There are many market pundits and economists who now believe that today’s employment report has given the Federal Reserve enough rationale to embark on a path of increasing interest rates.  Some are even calling for them to begin the process during their upcoming meeting later this month.  Others, including the International Monetary Fund Christine Lagarde are calling for them to wait until 2016.   So what will happen?

While the economic data is beginning to look like the negative GDP from the first quarter was a “one off”, there are many global headwinds which could make the good news on the economy a temporary condition.   Some are watching to see if Greece will default on their debt and subsequently leave the Euro.  Others are watching the rapid decline in the value of the German 10 Year Bund (“bond”) which inversely means their rates are rising.

You also have an apparent slowdown in economic activity in China and continuing tensions in the Middle East.  I find it kind of interesting that the US economy appears to be gaining steam in the second quarter while the Chinese economy is sputtering or decelerating.    Conventional wisdom would lead you to believe that if the US is improving, then so should China and other countries that are exporting to the United States.  So it will be interesting to watch and see if the Chinese and Emerging Market economies begin to pick up along with the United States.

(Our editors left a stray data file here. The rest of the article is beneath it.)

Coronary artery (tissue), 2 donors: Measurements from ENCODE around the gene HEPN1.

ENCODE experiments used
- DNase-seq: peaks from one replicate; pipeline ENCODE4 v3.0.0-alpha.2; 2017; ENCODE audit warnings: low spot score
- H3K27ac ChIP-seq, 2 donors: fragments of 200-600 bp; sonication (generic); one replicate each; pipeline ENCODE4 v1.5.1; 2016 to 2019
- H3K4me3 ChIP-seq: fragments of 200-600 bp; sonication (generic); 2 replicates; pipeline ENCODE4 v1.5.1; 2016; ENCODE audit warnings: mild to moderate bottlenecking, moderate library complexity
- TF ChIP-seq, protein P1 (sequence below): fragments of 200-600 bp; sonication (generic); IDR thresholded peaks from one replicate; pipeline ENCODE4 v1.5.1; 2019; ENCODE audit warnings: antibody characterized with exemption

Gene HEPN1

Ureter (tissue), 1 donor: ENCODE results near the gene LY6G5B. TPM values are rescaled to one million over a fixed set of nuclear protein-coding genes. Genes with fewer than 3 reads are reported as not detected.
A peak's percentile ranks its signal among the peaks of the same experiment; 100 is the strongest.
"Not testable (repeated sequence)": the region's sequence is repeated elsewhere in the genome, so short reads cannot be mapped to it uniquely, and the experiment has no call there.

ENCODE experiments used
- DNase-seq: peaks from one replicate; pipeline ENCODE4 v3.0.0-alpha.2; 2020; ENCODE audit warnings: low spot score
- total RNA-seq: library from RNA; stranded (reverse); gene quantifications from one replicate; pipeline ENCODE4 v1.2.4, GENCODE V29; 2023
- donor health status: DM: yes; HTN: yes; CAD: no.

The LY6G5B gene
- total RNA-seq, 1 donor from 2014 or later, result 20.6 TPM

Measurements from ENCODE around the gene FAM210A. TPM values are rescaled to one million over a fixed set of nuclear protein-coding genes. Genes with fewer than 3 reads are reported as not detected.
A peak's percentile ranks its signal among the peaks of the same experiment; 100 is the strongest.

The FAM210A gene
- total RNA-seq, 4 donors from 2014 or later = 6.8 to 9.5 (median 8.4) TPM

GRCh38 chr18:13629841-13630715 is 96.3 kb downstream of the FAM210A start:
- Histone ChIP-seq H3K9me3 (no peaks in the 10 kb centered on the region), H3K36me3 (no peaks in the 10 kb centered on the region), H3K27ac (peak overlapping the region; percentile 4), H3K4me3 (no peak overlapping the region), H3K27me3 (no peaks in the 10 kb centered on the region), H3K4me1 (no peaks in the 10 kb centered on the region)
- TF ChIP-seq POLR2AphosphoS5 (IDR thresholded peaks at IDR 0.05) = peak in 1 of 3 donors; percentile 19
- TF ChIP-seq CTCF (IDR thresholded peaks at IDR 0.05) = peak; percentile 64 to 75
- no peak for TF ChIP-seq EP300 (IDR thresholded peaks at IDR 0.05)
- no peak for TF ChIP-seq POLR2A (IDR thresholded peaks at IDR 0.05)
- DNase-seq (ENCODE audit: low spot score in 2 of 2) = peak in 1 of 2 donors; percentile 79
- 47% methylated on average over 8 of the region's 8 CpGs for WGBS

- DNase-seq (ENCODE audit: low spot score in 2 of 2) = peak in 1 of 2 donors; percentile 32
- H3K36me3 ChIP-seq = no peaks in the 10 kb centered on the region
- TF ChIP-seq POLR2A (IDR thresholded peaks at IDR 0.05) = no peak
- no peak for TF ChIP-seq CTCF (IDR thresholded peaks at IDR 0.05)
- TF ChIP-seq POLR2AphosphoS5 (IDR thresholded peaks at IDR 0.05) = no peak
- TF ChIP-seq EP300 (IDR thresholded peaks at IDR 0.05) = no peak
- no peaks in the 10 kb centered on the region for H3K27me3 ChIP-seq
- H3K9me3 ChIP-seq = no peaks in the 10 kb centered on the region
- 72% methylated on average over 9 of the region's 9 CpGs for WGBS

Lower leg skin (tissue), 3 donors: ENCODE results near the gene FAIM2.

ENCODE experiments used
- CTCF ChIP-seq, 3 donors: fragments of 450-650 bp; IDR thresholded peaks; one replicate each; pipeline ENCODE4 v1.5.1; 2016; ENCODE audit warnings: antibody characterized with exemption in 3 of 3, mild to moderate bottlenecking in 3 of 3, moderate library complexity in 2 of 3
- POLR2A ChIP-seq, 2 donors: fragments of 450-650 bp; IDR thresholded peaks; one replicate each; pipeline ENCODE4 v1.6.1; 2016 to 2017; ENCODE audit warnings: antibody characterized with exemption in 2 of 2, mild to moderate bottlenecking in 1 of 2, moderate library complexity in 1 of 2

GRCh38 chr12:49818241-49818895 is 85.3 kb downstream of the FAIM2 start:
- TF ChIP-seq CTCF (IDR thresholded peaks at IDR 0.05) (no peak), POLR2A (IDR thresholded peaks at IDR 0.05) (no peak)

The issues in the Middle East are very unpredictable.  There are so many cross currents that a positive development today doesn’t necessarily translate into a turning point or a trend.  What would happen to the oil market if the Iranians disclose that they have developed a nuclear bomb?  This could have a ripple effect across the globe and any trends in rising interest rates could be abruptly reversed due to the risk to the global economic structure.

Despite all of the outside issues, the Federal Reserve will have some tough decisions to make going forward. The odds favor that they will wait until September and even possibly into December to raise rates despite the possibility of being behind the curve.  If the US economy continues to accelerate and most, if not all, of the issues discussed as a headwind subside, there is a great fear by many economists that they will have to raise rates in a draconian fashion.  Instead of baby steps, 0.25% increases, they may become more aggressive and increase rates by 0.50% to slow down the specter of inflation.  Some think that a draconian policy decision will create a shock to the bond markets which could spill over into the economy and stock market causing an across the board decline in all asset classes.

Right now since we do not know what policy the Fed will pursue, it is prudent to watch the US dollar versus other currencies, 5 and 10 year US Treasuries and the German 10 Year Bund.  They are approaching levels which could force their hand sooner than they may want in order to show the market that they are serious about controlling rates.   Obviously, time will tell……………….

Tom is the Founder of TRG and has been the President and Chief Investment Officer since 2008.